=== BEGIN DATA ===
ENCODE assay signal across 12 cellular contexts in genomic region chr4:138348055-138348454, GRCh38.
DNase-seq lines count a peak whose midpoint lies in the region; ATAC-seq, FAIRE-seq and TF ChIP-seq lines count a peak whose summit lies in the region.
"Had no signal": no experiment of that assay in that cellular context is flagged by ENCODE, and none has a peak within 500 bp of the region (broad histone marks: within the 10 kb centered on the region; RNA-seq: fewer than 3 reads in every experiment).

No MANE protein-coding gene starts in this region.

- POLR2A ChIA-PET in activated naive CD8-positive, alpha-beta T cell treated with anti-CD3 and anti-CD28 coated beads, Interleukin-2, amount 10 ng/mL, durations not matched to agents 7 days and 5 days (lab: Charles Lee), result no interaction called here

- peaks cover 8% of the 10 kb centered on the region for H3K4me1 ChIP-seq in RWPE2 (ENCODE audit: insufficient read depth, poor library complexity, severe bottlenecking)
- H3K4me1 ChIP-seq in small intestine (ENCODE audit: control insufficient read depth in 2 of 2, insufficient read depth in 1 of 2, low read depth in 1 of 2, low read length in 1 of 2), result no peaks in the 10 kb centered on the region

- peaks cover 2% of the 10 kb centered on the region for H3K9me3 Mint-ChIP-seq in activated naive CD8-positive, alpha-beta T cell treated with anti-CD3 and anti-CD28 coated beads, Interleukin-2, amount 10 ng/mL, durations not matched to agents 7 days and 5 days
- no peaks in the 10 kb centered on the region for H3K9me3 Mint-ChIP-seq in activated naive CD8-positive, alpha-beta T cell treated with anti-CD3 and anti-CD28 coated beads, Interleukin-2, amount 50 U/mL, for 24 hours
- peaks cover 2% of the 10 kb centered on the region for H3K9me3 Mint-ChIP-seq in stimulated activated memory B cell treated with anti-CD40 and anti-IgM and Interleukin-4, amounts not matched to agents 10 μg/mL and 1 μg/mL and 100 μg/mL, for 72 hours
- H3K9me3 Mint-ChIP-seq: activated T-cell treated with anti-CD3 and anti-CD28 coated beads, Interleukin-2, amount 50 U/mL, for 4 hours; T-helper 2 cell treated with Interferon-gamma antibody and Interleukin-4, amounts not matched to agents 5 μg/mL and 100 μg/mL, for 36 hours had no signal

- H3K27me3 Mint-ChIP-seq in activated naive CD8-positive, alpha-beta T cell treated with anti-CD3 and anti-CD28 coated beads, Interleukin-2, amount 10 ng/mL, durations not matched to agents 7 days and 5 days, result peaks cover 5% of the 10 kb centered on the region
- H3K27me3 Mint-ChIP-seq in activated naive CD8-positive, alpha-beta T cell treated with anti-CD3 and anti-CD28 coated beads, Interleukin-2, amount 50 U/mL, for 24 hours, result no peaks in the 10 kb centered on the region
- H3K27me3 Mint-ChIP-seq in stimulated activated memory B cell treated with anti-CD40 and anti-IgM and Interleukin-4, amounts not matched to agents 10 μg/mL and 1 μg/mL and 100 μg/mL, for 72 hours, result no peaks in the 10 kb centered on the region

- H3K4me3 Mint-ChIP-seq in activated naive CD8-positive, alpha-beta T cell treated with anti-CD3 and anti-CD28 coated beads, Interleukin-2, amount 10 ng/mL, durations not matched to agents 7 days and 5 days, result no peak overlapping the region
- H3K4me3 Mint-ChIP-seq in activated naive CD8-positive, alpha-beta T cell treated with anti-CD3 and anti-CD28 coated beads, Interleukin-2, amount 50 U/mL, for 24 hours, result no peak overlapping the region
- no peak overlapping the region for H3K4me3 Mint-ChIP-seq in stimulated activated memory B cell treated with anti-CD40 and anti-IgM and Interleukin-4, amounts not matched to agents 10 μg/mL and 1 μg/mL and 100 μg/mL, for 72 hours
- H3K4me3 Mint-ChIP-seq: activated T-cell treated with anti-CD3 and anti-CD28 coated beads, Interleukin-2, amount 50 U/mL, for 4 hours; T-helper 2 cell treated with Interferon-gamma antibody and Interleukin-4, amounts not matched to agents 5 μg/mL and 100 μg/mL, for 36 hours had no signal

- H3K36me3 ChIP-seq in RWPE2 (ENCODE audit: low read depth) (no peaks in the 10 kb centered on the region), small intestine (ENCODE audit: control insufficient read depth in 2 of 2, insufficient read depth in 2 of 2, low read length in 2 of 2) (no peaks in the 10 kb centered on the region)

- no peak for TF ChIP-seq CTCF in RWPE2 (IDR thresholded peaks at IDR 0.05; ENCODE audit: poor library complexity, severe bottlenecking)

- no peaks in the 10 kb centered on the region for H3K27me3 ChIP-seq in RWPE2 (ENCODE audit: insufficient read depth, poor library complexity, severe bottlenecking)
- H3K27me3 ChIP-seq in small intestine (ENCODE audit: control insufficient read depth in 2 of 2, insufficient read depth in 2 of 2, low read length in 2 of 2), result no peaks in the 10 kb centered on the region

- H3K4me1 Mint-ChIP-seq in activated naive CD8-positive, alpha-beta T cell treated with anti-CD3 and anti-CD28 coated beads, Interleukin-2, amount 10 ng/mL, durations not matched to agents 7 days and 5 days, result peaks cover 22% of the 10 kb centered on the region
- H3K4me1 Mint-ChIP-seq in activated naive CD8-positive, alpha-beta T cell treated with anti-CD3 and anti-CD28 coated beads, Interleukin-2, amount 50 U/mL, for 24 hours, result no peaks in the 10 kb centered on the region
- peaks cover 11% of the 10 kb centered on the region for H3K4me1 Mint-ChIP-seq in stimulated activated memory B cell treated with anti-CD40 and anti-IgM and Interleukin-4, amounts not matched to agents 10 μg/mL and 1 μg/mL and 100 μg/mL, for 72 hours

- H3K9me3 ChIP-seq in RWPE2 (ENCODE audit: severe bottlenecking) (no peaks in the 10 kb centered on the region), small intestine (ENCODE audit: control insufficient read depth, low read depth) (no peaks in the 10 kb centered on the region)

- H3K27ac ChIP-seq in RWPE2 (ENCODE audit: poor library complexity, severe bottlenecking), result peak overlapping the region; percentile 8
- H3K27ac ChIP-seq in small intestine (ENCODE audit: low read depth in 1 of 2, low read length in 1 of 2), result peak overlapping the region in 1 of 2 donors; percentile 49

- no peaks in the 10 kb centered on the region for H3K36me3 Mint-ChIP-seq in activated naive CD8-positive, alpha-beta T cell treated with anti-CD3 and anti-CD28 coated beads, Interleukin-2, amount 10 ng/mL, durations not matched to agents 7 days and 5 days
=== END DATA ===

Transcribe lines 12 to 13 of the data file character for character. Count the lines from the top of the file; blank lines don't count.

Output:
- H3K27me3 Mint-ChIP-seq in activated naive CD8-positive, alpha-beta T cell treated with anti-CD3 and anti-CD28 coated beads, Interleukin-2, amount 10 ng/mL, durations not matched to agents 7 days and 5 days, result peaks cover 5% of the 10 kb centered on the region
- H3K27me3 Mint-ChIP-seq in activated naive CD8-positive, alpha-beta T cell treated with anti-CD3 and anti-CD28 coated beads, Interleukin-2, amount 50 U/mL, for 24 hours, result no peaks in the 10 kb centered on the region